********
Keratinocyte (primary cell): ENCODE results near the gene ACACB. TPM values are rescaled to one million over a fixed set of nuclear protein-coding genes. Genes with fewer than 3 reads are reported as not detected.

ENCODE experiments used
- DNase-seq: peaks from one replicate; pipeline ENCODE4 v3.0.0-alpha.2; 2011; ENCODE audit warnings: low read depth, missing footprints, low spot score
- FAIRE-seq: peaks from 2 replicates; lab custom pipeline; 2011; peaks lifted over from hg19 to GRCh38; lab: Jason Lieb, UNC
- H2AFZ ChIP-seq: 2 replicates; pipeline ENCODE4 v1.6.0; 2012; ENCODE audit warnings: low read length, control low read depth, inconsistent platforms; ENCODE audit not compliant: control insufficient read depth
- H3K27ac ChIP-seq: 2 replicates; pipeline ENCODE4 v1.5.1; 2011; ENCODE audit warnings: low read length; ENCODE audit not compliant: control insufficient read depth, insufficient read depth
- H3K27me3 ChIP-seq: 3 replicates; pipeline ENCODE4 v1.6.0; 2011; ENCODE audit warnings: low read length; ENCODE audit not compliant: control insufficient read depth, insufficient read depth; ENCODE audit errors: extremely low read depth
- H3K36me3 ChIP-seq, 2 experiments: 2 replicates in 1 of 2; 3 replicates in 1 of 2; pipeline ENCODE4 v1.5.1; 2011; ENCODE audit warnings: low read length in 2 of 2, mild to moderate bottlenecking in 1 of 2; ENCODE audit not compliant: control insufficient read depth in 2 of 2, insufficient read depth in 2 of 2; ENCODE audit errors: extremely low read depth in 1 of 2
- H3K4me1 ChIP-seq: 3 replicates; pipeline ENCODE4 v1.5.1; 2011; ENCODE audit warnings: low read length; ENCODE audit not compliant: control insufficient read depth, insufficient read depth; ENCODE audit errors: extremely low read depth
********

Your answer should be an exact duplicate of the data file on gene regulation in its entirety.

Keratinocyte (primary cell): ENCODE results near the gene ACACB. TPM values are rescaled to one million over a fixed set of nuclear protein-coding genes. Genes with fewer than 3 reads are reported as not detected.

ENCODE experiments used
- DNase-seq: peaks from one replicate; pipeline ENCODE4 v3.0.0-alpha.2; 2011; ENCODE audit warnings: low read depth, missing footprints, low spot score
- FAIRE-seq: peaks from 2 replicates; lab custom pipeline; 2011; peaks lifted over from hg19 to GRCh38; lab: Jason Lieb, UNC
- H2AFZ ChIP-seq: 2 replicates; pipeline ENCODE4 v1.6.0; 2012; ENCODE audit warnings: low read length, control low read depth, inconsistent platforms; ENCODE audit not compliant: control insufficient read depth
- H3K27ac ChIP-seq: 2 replicates; pipeline ENCODE4 v1.5.1; 2011; ENCODE audit warnings: low read length; ENCODE audit not compliant: control insufficient read depth, insufficient read depth
- H3K27me3 ChIP-seq: 3 replicates; pipeline ENCODE4 v1.6.0; 2011; ENCODE audit warnings: low read length; ENCODE audit not compliant: control insufficient read depth, insufficient read depth; ENCODE audit errors: extremely low read depth
- H3K36me3 ChIP-seq, 2 experiments: 2 replicates in 1 of 2; 3 replicates in 1 of 2; pipeline ENCODE4 v1.5.1; 2011; ENCODE audit warnings: low read length in 2 of 2, mild to moderate bottlenecking in 1 of 2; ENCODE audit not compliant: control insufficient read depth in 2 of 2, insufficient read depth in 2 of 2; ENCODE audit errors: extremely low read depth in 1 of 2
- H3K4me1 ChIP-seq: 3 replicates; pipeline ENCODE4 v1.5.1; 2011; ENCODE audit warnings: low read length; ENCODE audit not compliant: control insufficient read depth, insufficient read depth; ENCODE audit errors: extremely low read depth